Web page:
Pāmu Farms of New Zealand (Landcorp) has released its half-year result to December 31 2017, which shows the impact of challenging climate conditions.

Chief Executive Steven Carden said the half-year profit after tax of $21.9 million was pleasing given a
tough spring and summer.

“A significant contributor to the net profit was a $39 million gain in the value of our livestock.However the wet spring and then the drought meant we had an increase in on-farm costs, primarily related to the need to purchase additional feed for stock. These conditions had a flow on impact on milk production which saw a 8.5% decrease in milk revenue compared to the first six months of last year. An increase in revenue from red meat has been pleasing and helped offset less revenue from dairy and the climatically driven increase in farm costs,” Mr Carden said.

EBITDAR (earnings before interest, tax, depreciation, amortisation and revaluations) which excludes
the $39 million gain in the value of livestock, was a loss of $6 million due mainly to the climatic
conditions, compared to a profit of $6.9 million in the half year to December 2016.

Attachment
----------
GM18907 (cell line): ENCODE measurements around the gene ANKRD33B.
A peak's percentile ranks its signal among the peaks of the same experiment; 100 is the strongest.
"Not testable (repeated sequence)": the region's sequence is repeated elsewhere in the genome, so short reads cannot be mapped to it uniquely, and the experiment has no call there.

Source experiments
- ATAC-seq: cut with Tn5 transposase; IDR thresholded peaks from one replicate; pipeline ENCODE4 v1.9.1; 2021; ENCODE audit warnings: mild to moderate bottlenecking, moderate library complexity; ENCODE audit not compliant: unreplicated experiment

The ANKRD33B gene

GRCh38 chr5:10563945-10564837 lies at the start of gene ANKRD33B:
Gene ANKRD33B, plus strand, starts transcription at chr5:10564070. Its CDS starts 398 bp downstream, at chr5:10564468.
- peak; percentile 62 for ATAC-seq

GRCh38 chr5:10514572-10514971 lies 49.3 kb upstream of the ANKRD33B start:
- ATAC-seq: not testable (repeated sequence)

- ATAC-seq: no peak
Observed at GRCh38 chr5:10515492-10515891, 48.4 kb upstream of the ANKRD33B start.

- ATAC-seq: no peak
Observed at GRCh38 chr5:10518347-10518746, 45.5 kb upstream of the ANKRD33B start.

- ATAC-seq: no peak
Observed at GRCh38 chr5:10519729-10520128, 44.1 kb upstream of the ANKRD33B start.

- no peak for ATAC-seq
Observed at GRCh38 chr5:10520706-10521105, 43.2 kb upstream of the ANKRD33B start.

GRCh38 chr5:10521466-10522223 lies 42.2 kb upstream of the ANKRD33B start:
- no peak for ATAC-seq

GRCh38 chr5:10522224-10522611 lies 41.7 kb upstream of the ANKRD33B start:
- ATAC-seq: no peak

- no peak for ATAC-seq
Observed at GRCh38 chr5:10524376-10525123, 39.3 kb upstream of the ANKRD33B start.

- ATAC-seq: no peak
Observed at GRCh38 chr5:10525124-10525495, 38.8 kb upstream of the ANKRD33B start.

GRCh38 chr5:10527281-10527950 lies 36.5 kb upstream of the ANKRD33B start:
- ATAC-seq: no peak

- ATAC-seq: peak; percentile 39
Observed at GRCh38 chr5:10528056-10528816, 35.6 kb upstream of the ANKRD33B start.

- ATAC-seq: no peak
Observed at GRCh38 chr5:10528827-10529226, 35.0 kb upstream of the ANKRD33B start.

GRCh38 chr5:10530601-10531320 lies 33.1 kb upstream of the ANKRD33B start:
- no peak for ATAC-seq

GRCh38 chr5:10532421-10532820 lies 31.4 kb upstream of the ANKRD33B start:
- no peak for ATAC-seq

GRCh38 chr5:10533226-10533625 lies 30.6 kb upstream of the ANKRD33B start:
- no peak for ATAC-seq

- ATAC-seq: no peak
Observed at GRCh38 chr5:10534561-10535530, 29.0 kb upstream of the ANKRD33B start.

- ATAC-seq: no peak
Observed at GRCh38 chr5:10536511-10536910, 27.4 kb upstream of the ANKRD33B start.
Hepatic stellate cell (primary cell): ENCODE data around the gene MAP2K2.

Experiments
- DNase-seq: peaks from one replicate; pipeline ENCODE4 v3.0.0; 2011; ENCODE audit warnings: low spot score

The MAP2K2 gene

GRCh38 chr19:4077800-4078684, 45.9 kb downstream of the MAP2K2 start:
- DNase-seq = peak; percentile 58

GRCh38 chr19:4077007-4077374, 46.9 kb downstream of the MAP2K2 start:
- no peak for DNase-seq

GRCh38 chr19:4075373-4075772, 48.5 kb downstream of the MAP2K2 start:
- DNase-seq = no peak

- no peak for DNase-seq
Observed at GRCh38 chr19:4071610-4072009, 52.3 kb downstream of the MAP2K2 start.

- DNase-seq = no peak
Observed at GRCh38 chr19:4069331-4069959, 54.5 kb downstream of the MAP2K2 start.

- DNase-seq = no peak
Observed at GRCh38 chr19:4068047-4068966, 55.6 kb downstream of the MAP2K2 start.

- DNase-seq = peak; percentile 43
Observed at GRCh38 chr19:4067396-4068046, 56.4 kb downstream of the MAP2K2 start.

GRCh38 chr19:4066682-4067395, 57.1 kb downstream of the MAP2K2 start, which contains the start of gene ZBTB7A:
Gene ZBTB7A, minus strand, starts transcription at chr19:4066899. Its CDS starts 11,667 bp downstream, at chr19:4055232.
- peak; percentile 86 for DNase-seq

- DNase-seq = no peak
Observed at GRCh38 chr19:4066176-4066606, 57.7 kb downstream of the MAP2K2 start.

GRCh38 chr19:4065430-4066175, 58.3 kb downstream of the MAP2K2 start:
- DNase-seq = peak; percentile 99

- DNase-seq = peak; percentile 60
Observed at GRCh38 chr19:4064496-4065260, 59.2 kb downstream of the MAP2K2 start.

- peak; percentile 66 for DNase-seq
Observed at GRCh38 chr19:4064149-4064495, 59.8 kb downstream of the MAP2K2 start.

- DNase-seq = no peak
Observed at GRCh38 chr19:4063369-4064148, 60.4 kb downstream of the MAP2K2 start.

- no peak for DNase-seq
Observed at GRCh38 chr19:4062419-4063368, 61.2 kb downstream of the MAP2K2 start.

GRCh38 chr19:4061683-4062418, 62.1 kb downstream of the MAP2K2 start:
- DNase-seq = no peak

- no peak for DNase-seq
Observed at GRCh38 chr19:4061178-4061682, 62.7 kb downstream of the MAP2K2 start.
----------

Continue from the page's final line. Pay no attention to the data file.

“We have seen significant advances in our overall strategy in the half year, including lifting our stake
in Farm IQ as part of their capital raising, and the launch of the Pāmu Academy, which will provide a
step change in health and safety training in the agriculture sector and beyond,” Mr Carden said.

“While the climatic conditions remained challenging in January, we are forecasting a full year
EBITDAR of between $33 million and $38 million.”

Mr Carden says the current climatic and commodity price variation confirms Pāmu’s overall strategy
of ensuring Pāmu is growing shareholder returns by adding value right along the food production

“While farming remains at the core of what we do, we are also taking a cautious approach to finding
high value niche markets for our high quality product, with credible, experienced partners.

“We are committed to only exporting under the Pāmu brand after thorough testing and where a
suitable return on investment can be assured,” Mr Carden said.

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